I can’t quite remember why I spent so much time counting cabbage looper butterfly eggs through a dissecting microscope in grad school.
I know it was a radionuclide project–maybe a thesis study by a fellow student. I think we were attempting to correlate pre- and post-ovipositing body load of maybe zinc-65 in an adult female of the species (an important pest crop of cole plants like broccoli and cabbage) with the number of eggs they laid in their containers.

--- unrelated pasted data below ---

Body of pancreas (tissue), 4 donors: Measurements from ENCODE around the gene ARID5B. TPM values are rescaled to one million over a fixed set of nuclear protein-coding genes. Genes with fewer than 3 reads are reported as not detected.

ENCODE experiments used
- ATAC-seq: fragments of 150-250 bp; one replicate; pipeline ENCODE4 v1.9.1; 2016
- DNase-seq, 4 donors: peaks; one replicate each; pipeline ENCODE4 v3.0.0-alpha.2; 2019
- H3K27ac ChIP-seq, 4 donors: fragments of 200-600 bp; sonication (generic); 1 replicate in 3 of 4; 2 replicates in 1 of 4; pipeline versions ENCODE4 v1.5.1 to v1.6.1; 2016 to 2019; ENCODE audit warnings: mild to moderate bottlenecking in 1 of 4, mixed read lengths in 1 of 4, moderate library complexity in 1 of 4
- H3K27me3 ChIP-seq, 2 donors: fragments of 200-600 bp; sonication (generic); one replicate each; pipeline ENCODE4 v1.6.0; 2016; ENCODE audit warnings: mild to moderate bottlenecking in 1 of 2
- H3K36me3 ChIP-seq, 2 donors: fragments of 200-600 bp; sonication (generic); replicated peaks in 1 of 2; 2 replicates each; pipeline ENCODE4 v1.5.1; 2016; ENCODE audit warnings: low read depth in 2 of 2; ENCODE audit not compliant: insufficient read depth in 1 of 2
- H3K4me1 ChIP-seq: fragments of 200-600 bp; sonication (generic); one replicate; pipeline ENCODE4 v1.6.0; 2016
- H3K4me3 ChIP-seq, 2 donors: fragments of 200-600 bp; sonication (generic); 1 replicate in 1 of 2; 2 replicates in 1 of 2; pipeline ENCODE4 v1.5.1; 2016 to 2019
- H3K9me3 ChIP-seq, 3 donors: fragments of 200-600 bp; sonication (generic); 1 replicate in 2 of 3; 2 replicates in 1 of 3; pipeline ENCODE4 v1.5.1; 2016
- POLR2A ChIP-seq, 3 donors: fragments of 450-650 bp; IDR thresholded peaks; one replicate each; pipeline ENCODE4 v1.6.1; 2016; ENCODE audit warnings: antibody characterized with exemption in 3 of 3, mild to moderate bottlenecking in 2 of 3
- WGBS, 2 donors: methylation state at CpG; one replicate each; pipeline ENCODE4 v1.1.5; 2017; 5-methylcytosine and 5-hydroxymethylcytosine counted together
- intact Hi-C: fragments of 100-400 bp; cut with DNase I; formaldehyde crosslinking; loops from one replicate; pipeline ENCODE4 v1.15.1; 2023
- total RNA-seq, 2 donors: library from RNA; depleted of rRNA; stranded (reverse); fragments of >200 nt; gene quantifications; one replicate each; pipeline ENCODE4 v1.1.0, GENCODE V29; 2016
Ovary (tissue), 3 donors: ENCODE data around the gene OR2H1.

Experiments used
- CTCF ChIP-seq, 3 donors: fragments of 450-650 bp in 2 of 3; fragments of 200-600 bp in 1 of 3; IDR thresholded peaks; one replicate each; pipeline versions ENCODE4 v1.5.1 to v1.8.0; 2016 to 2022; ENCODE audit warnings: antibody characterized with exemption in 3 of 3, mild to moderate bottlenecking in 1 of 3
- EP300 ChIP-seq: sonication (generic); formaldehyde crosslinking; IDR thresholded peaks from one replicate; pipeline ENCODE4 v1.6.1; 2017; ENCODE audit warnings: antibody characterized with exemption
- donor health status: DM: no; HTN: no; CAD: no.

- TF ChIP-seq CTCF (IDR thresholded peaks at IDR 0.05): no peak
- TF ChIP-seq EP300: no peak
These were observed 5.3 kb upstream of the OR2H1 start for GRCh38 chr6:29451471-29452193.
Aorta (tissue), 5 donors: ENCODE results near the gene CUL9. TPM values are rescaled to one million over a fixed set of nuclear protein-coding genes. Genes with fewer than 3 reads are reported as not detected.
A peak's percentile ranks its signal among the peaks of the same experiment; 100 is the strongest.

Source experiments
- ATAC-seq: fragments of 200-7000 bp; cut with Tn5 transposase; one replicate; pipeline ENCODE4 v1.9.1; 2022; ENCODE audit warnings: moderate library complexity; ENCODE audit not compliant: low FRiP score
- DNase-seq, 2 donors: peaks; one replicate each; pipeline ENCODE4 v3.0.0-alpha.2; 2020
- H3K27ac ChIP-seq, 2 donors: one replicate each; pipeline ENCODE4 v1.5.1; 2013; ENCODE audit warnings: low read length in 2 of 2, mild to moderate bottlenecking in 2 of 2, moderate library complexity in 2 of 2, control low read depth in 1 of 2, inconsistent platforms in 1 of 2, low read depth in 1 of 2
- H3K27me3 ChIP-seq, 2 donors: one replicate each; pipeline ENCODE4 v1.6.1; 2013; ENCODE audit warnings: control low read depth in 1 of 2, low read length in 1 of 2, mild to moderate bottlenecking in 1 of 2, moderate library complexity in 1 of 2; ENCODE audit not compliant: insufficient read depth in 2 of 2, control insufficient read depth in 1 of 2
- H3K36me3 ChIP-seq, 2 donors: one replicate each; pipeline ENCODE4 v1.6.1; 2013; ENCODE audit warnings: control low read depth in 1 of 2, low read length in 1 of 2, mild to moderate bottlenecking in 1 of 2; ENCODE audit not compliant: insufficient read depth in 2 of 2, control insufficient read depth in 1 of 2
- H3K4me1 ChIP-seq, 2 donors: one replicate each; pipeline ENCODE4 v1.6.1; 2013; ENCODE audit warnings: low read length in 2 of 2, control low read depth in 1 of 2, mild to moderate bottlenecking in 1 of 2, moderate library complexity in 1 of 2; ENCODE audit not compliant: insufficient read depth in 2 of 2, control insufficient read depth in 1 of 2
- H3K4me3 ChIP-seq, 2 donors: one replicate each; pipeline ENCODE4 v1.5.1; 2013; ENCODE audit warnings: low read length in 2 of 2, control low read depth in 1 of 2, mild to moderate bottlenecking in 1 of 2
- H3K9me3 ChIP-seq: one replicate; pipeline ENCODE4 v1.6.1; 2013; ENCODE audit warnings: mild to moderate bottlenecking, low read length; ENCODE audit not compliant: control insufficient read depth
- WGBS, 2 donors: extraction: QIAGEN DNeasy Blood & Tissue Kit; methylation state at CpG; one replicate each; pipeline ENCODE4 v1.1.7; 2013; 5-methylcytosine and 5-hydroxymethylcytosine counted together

I do remember noting that the eggs were not just little round pea-looking things. They had some kind of ornamentation and architecture that I could not quite make out with the 50x lens.
So seeing this variety of insect eggs at National Geographic evoked a long-overdue appreciation for just how wonderfully fashioned these almost-invisible eggs can be.